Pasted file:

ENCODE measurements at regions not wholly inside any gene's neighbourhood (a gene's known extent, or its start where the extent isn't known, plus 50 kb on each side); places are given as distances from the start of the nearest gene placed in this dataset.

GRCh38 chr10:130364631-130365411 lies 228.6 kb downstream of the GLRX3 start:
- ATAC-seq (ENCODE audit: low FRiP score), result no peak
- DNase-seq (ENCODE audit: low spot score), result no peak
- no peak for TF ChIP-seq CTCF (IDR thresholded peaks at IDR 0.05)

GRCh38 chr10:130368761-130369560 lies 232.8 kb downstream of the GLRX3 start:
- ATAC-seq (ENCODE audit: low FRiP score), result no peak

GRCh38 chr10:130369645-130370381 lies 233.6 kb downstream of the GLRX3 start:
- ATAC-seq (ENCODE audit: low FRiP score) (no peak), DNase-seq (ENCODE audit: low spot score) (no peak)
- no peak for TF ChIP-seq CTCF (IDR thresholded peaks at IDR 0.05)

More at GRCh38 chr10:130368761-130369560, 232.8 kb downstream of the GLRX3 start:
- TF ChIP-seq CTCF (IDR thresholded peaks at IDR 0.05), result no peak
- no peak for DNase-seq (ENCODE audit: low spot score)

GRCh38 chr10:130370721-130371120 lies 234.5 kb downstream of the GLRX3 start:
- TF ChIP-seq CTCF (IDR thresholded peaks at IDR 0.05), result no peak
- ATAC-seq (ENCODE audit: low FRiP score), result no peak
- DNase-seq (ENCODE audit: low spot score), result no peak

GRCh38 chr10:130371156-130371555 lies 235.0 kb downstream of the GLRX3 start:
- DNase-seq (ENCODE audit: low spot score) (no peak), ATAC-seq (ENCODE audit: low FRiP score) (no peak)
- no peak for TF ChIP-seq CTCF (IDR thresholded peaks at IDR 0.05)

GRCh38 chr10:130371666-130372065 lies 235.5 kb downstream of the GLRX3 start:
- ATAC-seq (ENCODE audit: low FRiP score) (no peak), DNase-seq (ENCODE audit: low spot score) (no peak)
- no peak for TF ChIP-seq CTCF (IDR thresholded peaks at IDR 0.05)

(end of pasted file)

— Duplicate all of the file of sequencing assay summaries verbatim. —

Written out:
ENCODE measurements at regions not wholly inside any gene's neighbourhood (a gene's known extent, or its start where the extent isn't known, plus 50 kb on each side); places are given as distances from the start of the nearest gene placed in this dataset.

GRCh38 chr10:130364631-130365411 lies 228.6 kb downstream of the GLRX3 start:
- ATAC-seq (ENCODE audit: low FRiP score), result no peak
- DNase-seq (ENCODE audit: low spot score), result no peak
- no peak for TF ChIP-seq CTCF (IDR thresholded peaks at IDR 0.05)

GRCh38 chr10:130368761-130369560 lies 232.8 kb downstream of the GLRX3 start:
- ATAC-seq (ENCODE audit: low FRiP score), result no peak

GRCh38 chr10:130369645-130370381 lies 233.6 kb downstream of the GLRX3 start:
- ATAC-seq (ENCODE audit: low FRiP score) (no peak), DNase-seq (ENCODE audit: low spot score) (no peak)
- no peak for TF ChIP-seq CTCF (IDR thresholded peaks at IDR 0.05)

More at GRCh38 chr10:130368761-130369560, 232.8 kb downstream of the GLRX3 start:
- TF ChIP-seq CTCF (IDR thresholded peaks at IDR 0.05), result no peak
- no peak for DNase-seq (ENCODE audit: low spot score)

GRCh38 chr10:130370721-130371120 lies 234.5 kb downstream of the GLRX3 start:
- TF ChIP-seq CTCF (IDR thresholded peaks at IDR 0.05), result no peak
- ATAC-seq (ENCODE audit: low FRiP score), result no peak
- DNase-seq (ENCODE audit: low spot score), result no peak

GRCh38 chr10:130371156-130371555 lies 235.0 kb downstream of the GLRX3 start:
- DNase-seq (ENCODE audit: low spot score) (no peak), ATAC-seq (ENCODE audit: low FRiP score) (no peak)
- no peak for TF ChIP-seq CTCF (IDR thresholded peaks at IDR 0.05)

GRCh38 chr10:130371666-130372065 lies 235.5 kb downstream of the GLRX3 start:
- ATAC-seq (ENCODE audit: low FRiP score) (no peak), DNase-seq (ENCODE audit: low spot score) (no peak)
- no peak for TF ChIP-seq CTCF (IDR thresholded peaks at IDR 0.05)